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Deep brain stimulation (DBS), which uses an implantable device to modulate brain activity, is an adjunctive treatment for partial-onset seizures in patients with medically refractory epilepsy. Our objective was to perform an exploratory cost-utility analysis of DBS in conjunction with medical therapy, compared with medical therapy alone, using the latest clinical data and costs for the Australian healthcare system.
A deterministic five-state Markov model was used to project treatment response and outcomes over the patients’ lifetimes, based on 5-year data from the recent Stimulation of the Anterior Nucleus of the Thalamus for Epilepsy (SANTE) DBS trial and drug outcome data identified through a literature search. Costs were based on 2017 data for the Australian healthcare system, and response-specific utilities were derived from published literature. We estimated the lifetime discounted incremental cost-effectiveness ratio (ICER) in Australian dollars per quality-adjusted life-year (QALY) for patients 36 years of age, fifty-five percent of whom were men. Costs and effects were discounted at five percent per annum. The robustness of projections was evaluated through scenario and sensitivity analyses.
Under assumed continued treatment benefit, DBS was projected to add 3.48 QALYs over the patients’ lifetimes, at an increased cost of AUD 142,304 (USD 105,960), resulting in an ICER of AUD 40,951 (USD 30,492) per QALY gained. Reducing the analysis horizon to 20 years increased the ICER to AUD 49,803 (USD 37,083). Increasing the DBS generator life from 3 to 6 years decreased the ICER to AUD 23,956 (USD 17,838) per QALY. Longer follow-up periods and younger age at treatment were associated with greater cost effectiveness. Results were sensitive to assumptions about health state-specific utility estimates and long-term treatment effects.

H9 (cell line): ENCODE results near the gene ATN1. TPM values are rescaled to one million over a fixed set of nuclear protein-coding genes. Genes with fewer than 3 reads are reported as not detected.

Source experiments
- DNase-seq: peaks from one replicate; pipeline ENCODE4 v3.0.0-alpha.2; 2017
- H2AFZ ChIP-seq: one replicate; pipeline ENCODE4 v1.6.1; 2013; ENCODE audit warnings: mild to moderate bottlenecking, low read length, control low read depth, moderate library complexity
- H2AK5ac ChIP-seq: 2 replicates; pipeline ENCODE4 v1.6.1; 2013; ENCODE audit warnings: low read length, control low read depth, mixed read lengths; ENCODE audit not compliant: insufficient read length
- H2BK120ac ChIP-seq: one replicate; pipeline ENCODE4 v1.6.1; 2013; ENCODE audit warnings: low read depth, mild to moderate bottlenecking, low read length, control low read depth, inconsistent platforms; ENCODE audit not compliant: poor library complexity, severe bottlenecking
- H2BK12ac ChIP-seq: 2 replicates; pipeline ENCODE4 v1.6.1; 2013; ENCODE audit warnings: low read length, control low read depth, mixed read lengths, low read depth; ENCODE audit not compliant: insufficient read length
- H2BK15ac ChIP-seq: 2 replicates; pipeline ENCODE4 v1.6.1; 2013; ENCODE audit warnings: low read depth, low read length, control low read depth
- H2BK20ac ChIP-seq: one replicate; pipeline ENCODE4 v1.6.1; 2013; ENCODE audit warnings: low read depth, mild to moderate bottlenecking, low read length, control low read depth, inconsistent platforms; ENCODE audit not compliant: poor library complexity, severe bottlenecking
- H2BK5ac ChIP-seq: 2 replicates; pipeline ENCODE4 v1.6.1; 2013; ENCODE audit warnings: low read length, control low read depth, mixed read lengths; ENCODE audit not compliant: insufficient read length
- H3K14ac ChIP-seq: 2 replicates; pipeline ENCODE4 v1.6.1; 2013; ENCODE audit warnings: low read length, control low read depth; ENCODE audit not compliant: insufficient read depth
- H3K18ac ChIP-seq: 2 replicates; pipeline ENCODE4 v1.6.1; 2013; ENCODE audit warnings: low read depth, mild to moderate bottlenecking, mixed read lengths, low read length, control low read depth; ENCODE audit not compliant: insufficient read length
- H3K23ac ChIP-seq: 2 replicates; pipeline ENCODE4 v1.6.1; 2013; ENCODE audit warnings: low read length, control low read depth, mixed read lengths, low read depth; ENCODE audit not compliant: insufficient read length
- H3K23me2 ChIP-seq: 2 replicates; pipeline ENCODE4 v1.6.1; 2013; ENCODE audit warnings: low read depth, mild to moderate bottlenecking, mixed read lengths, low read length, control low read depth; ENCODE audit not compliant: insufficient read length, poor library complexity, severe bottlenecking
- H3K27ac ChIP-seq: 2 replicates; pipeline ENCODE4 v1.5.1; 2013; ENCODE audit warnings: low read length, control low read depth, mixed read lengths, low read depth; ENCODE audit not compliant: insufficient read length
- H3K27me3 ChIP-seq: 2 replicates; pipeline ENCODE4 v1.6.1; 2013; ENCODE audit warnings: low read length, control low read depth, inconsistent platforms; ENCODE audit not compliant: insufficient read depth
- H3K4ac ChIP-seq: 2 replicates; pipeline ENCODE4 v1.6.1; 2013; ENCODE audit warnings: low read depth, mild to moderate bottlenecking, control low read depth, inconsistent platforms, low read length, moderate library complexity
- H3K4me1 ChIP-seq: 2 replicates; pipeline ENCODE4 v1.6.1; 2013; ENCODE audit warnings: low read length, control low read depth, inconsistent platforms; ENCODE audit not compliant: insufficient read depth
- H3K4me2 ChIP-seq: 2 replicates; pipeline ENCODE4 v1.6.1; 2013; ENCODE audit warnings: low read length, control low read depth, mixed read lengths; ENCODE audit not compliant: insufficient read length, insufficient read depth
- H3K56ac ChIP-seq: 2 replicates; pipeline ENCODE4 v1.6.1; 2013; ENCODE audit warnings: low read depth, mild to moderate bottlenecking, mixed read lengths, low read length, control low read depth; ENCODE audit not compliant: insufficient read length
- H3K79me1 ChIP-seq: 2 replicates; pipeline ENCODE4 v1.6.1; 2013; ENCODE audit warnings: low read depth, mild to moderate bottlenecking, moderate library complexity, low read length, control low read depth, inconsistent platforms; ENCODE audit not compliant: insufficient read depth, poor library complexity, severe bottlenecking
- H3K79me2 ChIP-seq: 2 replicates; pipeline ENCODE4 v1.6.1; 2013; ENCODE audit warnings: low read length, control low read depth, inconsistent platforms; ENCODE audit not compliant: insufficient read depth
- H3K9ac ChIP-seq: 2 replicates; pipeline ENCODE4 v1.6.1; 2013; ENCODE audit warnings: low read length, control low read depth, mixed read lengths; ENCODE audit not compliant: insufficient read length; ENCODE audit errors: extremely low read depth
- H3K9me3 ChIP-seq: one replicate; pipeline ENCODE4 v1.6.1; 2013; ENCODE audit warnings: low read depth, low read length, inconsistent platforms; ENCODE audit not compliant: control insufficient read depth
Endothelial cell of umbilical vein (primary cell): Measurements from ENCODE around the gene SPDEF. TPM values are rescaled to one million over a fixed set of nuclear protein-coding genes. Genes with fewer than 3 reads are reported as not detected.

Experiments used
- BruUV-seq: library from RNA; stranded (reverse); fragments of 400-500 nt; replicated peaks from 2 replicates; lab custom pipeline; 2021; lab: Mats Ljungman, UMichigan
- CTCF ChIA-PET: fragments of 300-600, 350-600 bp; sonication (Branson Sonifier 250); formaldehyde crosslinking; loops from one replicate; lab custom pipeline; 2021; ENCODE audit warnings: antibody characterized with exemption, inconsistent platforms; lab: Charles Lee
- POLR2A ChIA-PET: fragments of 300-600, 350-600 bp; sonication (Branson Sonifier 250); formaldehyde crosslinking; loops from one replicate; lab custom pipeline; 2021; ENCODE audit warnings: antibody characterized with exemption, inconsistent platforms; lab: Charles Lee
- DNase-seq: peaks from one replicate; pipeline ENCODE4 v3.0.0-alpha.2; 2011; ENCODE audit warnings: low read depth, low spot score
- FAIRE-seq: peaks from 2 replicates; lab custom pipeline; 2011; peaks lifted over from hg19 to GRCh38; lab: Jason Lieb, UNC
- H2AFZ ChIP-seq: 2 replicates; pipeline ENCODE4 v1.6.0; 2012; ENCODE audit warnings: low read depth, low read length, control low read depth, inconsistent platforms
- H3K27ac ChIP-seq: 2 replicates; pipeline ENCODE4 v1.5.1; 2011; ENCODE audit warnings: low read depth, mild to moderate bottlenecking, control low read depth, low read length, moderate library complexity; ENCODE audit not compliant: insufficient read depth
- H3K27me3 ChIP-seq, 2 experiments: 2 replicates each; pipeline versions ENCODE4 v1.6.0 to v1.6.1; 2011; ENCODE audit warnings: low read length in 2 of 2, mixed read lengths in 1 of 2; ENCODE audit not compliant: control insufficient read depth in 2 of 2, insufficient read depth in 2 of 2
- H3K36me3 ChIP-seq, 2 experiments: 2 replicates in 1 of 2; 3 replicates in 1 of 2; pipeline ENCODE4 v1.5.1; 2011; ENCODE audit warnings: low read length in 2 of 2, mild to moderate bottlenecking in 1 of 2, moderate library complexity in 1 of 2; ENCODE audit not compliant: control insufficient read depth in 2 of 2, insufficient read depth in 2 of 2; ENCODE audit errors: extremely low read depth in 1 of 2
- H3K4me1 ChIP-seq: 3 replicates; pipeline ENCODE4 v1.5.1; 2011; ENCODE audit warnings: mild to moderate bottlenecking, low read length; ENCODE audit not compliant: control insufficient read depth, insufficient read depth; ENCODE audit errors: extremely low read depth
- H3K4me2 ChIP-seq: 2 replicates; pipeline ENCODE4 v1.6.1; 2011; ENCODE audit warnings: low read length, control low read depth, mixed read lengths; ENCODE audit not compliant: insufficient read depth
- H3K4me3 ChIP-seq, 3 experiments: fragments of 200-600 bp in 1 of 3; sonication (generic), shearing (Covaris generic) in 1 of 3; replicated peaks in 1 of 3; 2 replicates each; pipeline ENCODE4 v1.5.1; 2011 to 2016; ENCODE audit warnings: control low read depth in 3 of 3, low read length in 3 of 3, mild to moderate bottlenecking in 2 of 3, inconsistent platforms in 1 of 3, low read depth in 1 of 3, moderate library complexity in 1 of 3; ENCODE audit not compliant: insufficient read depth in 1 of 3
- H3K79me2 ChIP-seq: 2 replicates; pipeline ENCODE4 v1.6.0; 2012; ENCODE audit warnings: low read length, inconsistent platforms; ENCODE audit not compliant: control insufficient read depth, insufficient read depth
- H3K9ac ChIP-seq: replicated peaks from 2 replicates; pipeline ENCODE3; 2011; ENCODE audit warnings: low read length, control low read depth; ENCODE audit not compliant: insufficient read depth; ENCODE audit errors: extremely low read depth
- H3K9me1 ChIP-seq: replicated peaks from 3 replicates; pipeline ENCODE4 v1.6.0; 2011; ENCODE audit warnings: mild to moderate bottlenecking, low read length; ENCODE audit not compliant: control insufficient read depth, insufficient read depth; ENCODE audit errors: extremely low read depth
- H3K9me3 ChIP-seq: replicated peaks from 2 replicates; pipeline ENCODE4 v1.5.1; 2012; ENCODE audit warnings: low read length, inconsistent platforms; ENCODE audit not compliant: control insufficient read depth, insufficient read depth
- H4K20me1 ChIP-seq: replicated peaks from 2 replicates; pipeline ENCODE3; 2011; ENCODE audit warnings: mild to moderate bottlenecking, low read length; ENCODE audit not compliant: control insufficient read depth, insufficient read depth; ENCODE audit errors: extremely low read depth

Our exploratory findings suggest that DBS is a cost-effective treatment strategy in the Australian healthcare system for patients with medically refractory epilepsy. DBS therapy might meaningfully improve patient outcome at a health economic profile that compares favorably to other well accepted therapies. Consideration of indirect costs would further add to this value proposition.
Health Technology Assessment (HTA) considers the question of whether evaluated technologies are cost-effective in real world settings. As observed in HTA conducted by the Australian Medical Services Advisory Committee (MSAC), questions regarding the validity of data inputs to economic analyses that reflect real-world practice is a common reason for uncertainty on the cost effectiveness of new technologies. In addition to resource use and costs, there may be other uncertainties regarding the eligible patient population, patient management pathways and comparator selection. Our objective in this study was to present case studies from Australia where real world linked datasets could be better utilized to inform HTA conducted by the MSAC.
For selected therapy areas, assessment reports and public summary documents of HTA conducted by the MSAC published between January 2015 and November 2017 were reviewed. Our analysis identified HTAs where uncertainties around the inputs for health economic evaluations, as well as uncertainties in defining eligible patient numbers or current patient pathways of care were shown to exist. We then explored whether these uncertainties could have been addressed through real world linked datasets.
Our preliminary investigations identified two assessments: MSAC assessment of capsule endoscopy and transcatheter aortic valve implantation - where availability of real world linked data could have addressed uncertainties around the inputs required for the health economic evaluations.